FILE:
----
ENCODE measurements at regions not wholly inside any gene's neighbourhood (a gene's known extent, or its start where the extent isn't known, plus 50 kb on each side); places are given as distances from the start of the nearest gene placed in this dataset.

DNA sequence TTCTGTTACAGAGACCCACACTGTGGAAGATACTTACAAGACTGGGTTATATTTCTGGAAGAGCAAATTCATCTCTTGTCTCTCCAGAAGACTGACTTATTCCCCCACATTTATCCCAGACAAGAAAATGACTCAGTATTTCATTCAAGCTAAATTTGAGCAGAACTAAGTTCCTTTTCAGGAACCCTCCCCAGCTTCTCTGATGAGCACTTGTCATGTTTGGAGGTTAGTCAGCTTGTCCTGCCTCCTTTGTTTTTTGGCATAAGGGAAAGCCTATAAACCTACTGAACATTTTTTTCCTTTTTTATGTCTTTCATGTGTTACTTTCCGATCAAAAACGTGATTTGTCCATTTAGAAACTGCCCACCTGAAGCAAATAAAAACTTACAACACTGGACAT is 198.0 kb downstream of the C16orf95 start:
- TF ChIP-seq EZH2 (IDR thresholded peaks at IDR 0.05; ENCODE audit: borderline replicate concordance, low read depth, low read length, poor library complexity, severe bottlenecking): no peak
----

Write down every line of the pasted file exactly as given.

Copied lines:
ENCODE measurements at regions not wholly inside any gene's neighbourhood (a gene's known extent, or its start where the extent isn't known, plus 50 kb on each side); places are given as distances from the start of the nearest gene placed in this dataset.

DNA sequence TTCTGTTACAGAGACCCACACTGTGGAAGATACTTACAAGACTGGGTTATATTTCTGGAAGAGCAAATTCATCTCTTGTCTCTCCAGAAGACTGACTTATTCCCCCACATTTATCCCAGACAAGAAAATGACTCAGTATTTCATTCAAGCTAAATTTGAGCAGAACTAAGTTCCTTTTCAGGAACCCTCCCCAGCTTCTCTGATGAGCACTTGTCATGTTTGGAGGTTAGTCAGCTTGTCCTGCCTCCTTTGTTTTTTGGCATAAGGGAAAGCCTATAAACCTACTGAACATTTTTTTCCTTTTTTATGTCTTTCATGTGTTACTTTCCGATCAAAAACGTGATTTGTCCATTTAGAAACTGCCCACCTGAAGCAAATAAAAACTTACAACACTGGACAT is 198.0 kb downstream of the C16orf95 start:
- TF ChIP-seq EZH2 (IDR thresholded peaks at IDR 0.05; ENCODE audit: borderline replicate concordance, low read depth, low read length, poor library complexity, severe bottlenecking): no peak